Thermophilic biodesulfurization of hydrodesulfurized light gas oils by Mycobacterium phlei WU-F1

Toshiki Furuya, Yoshitaka Ishii, Ken ichi Noda, Kuniki Kino, Kotaro Kirimura

    Research output: Contribution to journalArticle

    48 Citations (Scopus)

    Abstract

    Recalcitrant organosulfur compounds such as dibenzothiophene (DBT) derivatives in light gas oil (LGO) cannot be removed by conventional hydrodesulfurization (HDS) treatment using metallic catalysts. The thermophilic DBT-desulfurizing bacterium Mycobacterium phlei WU-F1 grew in a medium with hydrodesulfurized LGO as the sole source of sulfur, and exhibited high desulfurizing ability toward LGO between 30 and 50°C. When WU-F1 was cultivated at 45°C with B-LGO (390 ppm S), F-LGO (120 ppm S) or X-LGO (34 ppm S) as the sole source of sulfur, biodesulfurization resulted in around 60-70% reduction of sulfur content for all three types of hydrodesulfurized LGOs. In addition, when resting cells were incubated at 45°C with hydrodesulfurized LGOs in the reaction mixtures containing 50% (v/v) oils, biodesulfurization reduced the sulfur content from 390 to 100 ppm S (B-LGO), from 120 to 42 ppm S (F-LGO) and from 34 to 15 ppm S (X-LGO). Gas chromatography analysis with an atomic emission detector revealed that the peaks of alkylated DBTs including 4-methyl-DBT, 4,6-dimethyl-DBT and 3,4,6-trimethyl-DBT significantly decreased after biodesulfurization. Therefore, thermophilic M. phlei WU-F1, which could effectively desulfurize HDS-treated LGOs over a wide temperature range up to 50°C, may be a promising biocatalyst for practical biodesulfurization of diesel oil.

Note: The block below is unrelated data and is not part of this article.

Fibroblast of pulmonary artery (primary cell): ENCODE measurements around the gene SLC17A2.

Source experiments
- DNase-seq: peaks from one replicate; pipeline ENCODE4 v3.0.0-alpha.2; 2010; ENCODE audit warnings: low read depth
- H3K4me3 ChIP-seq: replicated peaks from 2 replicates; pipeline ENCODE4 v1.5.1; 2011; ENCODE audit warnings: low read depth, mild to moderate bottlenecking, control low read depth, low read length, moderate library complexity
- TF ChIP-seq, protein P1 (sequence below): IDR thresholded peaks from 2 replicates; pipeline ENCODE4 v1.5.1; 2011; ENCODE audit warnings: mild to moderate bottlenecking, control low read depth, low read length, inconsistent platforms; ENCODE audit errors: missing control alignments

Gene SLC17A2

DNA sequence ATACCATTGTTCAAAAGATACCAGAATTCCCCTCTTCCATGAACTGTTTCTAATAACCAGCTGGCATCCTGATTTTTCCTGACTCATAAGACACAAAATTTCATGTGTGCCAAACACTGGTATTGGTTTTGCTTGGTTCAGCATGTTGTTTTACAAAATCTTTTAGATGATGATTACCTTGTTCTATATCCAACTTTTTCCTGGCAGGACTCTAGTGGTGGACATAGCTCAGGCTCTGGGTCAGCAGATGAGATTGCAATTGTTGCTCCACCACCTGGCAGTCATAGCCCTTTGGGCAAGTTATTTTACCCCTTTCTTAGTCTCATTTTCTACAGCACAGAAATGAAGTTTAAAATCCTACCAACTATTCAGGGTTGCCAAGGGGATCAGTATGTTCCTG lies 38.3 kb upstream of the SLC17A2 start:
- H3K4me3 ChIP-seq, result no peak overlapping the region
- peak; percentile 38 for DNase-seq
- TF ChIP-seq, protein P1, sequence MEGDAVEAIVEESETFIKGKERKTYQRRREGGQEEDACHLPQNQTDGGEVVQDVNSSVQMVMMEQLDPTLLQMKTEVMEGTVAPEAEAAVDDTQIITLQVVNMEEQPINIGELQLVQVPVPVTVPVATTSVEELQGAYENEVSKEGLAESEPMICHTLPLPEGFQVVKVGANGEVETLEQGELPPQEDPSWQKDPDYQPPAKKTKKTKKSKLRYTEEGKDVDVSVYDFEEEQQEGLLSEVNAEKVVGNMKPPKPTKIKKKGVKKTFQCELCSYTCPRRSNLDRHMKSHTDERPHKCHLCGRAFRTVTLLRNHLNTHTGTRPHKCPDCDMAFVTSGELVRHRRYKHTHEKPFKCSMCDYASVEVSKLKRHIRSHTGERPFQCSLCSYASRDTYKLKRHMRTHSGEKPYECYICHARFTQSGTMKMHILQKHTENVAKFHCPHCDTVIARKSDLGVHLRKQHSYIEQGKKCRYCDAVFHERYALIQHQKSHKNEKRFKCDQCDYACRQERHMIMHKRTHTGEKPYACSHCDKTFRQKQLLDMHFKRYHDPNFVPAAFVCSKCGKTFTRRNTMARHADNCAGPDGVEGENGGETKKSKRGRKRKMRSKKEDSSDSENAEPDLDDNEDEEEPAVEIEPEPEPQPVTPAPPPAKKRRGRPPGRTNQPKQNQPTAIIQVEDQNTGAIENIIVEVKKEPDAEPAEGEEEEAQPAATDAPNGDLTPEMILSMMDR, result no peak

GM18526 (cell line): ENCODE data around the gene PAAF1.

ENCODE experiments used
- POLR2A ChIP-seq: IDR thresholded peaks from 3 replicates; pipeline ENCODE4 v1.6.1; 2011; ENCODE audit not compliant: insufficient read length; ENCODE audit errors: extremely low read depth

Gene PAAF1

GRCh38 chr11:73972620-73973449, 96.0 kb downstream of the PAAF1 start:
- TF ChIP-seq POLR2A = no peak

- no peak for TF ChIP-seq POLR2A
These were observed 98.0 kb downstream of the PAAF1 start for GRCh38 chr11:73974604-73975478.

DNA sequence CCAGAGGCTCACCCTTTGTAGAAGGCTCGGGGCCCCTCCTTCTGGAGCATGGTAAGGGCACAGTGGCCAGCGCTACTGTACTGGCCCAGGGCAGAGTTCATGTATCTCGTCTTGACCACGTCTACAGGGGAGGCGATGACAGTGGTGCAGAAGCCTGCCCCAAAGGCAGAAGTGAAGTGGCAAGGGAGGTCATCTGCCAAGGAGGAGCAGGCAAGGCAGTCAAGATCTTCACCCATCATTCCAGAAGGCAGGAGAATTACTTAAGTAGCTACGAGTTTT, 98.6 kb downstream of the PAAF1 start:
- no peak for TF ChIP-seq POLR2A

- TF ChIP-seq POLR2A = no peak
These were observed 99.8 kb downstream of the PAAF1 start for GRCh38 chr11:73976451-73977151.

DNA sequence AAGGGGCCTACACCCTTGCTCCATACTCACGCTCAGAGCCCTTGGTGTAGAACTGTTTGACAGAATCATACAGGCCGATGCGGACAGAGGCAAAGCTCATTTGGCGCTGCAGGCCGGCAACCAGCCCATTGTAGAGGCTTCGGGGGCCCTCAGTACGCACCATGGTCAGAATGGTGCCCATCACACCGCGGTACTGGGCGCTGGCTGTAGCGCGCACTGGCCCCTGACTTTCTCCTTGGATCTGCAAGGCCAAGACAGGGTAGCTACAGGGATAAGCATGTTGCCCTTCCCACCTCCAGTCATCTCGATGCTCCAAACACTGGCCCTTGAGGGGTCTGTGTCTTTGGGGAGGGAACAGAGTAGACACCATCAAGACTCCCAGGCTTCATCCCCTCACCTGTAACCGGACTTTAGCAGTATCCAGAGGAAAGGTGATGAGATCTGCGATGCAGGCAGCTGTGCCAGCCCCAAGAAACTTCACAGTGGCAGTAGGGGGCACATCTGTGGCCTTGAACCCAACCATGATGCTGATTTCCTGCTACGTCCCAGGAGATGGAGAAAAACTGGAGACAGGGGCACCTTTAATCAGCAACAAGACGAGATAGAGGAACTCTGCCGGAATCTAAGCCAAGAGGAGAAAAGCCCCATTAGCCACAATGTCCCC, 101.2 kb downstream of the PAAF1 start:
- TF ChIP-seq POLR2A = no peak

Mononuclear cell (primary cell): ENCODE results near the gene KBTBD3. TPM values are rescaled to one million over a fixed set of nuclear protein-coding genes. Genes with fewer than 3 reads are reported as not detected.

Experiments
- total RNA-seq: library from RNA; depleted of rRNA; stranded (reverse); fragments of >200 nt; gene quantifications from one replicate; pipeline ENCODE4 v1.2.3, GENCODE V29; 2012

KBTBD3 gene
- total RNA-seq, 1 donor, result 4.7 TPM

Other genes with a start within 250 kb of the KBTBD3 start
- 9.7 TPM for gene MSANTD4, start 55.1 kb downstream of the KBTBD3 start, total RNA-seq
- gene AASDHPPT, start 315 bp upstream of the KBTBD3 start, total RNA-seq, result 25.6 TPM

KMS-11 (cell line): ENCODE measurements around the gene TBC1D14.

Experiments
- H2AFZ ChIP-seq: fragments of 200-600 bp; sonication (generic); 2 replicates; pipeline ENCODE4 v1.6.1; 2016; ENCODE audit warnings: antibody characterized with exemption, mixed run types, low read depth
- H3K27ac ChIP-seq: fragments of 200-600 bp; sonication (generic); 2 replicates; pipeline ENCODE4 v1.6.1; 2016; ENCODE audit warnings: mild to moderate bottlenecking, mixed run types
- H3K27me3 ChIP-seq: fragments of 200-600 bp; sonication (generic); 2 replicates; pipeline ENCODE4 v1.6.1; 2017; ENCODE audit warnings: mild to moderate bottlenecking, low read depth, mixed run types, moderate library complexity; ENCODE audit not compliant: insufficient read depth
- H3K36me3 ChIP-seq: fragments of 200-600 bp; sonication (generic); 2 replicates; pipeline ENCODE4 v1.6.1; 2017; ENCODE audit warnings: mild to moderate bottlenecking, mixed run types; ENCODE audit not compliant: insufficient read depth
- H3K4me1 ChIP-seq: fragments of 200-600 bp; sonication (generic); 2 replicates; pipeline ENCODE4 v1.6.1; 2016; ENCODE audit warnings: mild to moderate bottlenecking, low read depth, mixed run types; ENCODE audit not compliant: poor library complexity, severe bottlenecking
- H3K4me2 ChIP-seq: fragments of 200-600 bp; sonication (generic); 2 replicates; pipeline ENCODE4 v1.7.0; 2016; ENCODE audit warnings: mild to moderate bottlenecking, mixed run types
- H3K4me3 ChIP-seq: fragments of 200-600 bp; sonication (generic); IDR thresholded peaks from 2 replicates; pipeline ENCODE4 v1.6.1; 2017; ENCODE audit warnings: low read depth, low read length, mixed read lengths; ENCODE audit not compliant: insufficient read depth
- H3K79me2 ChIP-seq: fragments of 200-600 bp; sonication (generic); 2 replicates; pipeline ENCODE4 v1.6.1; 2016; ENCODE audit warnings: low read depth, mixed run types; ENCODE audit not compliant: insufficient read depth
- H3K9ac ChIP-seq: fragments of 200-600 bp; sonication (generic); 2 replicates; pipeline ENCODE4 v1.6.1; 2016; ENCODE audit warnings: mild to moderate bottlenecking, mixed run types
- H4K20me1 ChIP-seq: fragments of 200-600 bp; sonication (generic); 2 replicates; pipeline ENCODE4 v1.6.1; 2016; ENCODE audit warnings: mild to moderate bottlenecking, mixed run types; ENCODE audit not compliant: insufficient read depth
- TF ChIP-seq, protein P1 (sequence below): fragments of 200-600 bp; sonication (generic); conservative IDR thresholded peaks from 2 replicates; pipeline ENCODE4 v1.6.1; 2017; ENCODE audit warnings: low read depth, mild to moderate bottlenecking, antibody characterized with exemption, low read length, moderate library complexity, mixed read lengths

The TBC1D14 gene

Original languageEnglish
    Pages (from-to)137-142
    Number of pages6
    JournalFEMS Microbiology Letters
    Volume221
    Issue number1
    DOIs
    Publication statusPublished - 2003 Apr 11

    Fingerprint

    Mycobacterium phlei
    Oils
    Gases
    Sulfur
    Gas Chromatography

    Keywords

    • Desulfurization
    • Dibenzothiophene
    • Diesel oil
    • Light gas oil
    • Mycobacterium phlei

    ASJC Scopus subject areas

    • Genetics
    • Molecular Biology
    • Applied Microbiology and Biotechnology
    • Microbiology

    Cite this

    Thermophilic biodesulfurization of hydrodesulfurized light gas oils by Mycobacterium phlei WU-F1. / Furuya, Toshiki; Ishii, Yoshitaka; Noda, Ken ichi; Kino, Kuniki; Kirimura, Kotaro.

    In: FEMS Microbiology Letters, Vol. 221, No. 1, 11.04.2003, p. 137-142.

    Research output: Contribution to journalArticle

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    abstract = "Recalcitrant organosulfur compounds such as dibenzothiophene (DBT) derivatives in light gas oil (LGO) cannot be removed by conventional hydrodesulfurization (HDS) treatment using metallic catalysts. The thermophilic DBT-desulfurizing bacterium Mycobacterium phlei WU-F1 grew in a medium with hydrodesulfurized LGO as the sole source of sulfur, and exhibited high desulfurizing ability toward LGO between 30 and 50°C. When WU-F1 was cultivated at 45°C with B-LGO (390 ppm S), F-LGO (120 ppm S) or X-LGO (34 ppm S) as the sole source of sulfur, biodesulfurization resulted in around 60-70{\%} reduction of sulfur content for all three types of hydrodesulfurized LGOs. In addition, when resting cells were incubated at 45°C with hydrodesulfurized LGOs in the reaction mixtures containing 50{\%} (v/v) oils, biodesulfurization reduced the sulfur content from 390 to 100 ppm S (B-LGO), from 120 to 42 ppm S (F-LGO) and from 34 to 15 ppm S (X-LGO). Gas chromatography analysis with an atomic emission detector revealed that the peaks of alkylated DBTs including 4-methyl-DBT, 4,6-dimethyl-DBT and 3,4,6-trimethyl-DBT significantly decreased after biodesulfurization. Therefore, thermophilic M. phlei WU-F1, which could effectively desulfurize HDS-treated LGOs over a wide temperature range up to 50°C, may be a promising biocatalyst for practical biodesulfurization of diesel oil.",
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